We were able to view a couple of cabins on this tour, the first was an inside cabin which was tiny and I think they were holding a competition to see what the maximum amount of people it would hold at one time. No photos!

The second was a Vista Suite on Deck 6 (6174), this one we found towards the end of the self-guided tour and fortunately it was clear of people although the bed looks like it had been sat on a few times. It was a nice cabin with a lovely deep balcony. The bathroom was of average size and for the ship’s age seemed to be in a good state of repair. I would have no problem with a cabin like this.

The tour finished with a 45-minute presentation in the ship’s theatre selling the finer points of Holland America and what they can offer you should you decide to take a cruise with them. A good 10 minutes of this was taken up with what the 2 new ships will have to offer when they are launched, the first being the Koningsdam next year.

I have to say I liked this ship very much and could easily see myself taking a cruise on it should the right itinerary present itself for the right price. Although a few years old now the ship oozes quality without being too in your face, yes it looks a bit tatty in a few places if you really look but overall it felt very comfortable and was light and airy and in my opinion had a classic feel to it. There are certain aspects of the Holland America product which really appeal to our style of cruising and I could very easily see myself onboard for a cruise and not just making a flying visit.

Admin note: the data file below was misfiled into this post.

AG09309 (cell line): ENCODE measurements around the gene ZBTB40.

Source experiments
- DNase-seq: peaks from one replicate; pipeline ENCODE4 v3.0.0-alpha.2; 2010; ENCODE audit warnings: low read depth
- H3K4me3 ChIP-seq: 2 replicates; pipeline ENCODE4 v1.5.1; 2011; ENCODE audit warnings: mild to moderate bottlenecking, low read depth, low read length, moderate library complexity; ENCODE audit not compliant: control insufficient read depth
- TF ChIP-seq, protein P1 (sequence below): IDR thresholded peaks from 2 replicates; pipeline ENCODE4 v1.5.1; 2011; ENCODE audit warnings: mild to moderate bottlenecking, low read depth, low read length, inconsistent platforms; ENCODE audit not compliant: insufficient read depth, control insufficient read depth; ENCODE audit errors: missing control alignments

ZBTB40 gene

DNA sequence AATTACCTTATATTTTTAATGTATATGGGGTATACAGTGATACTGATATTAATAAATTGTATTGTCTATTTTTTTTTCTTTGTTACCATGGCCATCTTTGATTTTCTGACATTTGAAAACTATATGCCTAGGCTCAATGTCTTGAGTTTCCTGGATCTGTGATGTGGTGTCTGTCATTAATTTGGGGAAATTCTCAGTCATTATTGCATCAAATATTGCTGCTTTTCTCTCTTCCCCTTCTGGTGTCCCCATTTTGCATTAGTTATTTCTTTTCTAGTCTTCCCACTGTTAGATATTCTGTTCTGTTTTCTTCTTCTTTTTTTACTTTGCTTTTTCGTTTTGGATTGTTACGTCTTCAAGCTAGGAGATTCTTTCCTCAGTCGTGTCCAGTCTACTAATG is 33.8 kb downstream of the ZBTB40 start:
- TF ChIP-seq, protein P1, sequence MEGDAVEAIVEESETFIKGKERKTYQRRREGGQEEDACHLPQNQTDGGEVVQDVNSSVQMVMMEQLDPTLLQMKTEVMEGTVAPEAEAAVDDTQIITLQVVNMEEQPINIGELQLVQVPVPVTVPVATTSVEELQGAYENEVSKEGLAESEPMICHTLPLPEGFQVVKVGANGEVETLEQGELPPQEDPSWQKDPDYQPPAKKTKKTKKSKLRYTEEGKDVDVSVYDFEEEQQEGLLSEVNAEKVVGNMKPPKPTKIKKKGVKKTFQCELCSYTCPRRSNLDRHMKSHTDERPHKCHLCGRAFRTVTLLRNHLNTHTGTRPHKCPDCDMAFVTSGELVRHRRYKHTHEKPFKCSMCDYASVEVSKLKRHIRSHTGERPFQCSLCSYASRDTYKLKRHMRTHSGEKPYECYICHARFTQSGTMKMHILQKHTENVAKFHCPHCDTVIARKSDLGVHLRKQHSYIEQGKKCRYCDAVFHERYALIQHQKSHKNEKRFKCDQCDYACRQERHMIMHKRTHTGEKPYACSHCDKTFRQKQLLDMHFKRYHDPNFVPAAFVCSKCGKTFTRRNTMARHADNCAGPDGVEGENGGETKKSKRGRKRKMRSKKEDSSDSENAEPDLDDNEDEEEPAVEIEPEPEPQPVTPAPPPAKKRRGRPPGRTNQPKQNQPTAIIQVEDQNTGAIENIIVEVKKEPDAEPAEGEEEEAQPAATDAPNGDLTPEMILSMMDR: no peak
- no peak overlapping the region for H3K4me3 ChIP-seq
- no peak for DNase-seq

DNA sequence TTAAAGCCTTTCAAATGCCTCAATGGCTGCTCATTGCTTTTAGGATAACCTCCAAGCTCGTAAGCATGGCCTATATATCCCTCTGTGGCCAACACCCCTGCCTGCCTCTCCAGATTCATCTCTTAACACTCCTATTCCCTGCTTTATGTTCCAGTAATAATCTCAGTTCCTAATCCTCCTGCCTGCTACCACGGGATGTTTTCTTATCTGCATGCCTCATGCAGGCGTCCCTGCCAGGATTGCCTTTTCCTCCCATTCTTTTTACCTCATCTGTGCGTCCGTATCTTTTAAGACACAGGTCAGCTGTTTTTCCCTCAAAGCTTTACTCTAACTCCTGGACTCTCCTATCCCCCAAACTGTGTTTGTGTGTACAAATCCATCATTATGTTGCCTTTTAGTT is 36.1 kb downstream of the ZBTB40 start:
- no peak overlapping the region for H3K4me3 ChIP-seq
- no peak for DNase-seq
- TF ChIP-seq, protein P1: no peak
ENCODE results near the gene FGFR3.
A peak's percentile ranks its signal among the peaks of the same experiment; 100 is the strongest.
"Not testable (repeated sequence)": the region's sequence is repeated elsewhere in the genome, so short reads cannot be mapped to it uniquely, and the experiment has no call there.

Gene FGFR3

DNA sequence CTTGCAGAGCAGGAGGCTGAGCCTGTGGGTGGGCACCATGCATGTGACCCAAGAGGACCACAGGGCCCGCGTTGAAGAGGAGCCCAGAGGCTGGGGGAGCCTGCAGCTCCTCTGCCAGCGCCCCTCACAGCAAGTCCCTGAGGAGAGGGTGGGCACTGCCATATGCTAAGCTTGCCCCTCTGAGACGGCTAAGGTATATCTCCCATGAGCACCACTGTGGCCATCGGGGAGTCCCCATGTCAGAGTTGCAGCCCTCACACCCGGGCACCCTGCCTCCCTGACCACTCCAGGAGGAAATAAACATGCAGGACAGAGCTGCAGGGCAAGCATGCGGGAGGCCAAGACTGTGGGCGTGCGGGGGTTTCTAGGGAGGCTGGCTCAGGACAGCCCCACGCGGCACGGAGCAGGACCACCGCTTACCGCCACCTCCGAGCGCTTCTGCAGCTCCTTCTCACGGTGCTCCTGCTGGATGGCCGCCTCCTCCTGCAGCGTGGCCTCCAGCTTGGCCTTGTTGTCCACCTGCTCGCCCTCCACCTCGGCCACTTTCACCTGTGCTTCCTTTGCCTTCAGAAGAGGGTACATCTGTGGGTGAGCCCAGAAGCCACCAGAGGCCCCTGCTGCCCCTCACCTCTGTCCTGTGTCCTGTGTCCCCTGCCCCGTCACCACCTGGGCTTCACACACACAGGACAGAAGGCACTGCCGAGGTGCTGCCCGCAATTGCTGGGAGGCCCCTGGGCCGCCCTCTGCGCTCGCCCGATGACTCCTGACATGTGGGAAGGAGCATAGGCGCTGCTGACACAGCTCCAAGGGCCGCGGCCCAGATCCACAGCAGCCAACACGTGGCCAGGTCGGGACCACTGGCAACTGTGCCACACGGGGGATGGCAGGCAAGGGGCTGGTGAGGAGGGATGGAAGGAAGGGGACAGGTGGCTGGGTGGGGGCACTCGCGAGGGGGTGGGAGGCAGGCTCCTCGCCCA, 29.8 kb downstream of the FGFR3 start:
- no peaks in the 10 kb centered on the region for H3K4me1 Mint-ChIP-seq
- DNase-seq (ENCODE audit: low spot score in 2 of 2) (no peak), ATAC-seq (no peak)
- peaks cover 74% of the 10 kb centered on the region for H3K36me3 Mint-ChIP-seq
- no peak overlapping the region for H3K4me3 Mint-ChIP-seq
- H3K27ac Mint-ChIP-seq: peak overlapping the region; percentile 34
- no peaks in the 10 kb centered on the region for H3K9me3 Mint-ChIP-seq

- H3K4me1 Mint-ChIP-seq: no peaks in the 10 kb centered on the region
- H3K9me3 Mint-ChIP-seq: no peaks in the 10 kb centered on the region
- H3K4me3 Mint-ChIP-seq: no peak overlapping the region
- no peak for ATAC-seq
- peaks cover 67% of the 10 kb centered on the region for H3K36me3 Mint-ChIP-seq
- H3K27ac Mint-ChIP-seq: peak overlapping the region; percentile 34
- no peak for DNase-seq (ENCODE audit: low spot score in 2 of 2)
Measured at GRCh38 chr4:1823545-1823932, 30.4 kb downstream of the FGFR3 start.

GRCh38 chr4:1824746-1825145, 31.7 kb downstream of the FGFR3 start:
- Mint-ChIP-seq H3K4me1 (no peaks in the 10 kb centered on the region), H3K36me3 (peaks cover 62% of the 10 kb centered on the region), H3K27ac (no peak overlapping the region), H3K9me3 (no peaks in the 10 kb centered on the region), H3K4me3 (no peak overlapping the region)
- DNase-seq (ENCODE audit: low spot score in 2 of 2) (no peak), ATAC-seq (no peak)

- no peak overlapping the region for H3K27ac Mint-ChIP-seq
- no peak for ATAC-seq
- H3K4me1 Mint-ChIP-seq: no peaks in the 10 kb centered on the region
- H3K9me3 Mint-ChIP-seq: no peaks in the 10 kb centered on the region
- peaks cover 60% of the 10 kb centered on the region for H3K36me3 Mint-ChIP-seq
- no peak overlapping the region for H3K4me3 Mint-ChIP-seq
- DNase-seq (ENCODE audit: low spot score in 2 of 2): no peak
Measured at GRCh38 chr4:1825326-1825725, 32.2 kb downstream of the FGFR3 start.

My in-laws were very big HAL fans having done a world cruise and a circumnavigation of South America with them. Since my father-in-law passed away, Maria my mother-in-law has told us on a few occasions that she would like to do the South America cruise again which takes in Antarctica in the process. In her opinion, it was their best cruise (better than their worldie) and there has been pressure for us to join her on a return cruise. If it happens it won’t be until 2018 as we are fully booked at the moment. The ships that do that area in 2017 are the Prinsendam and the Zaandam, the latter being very similar to the Rotterdam in size so who knows.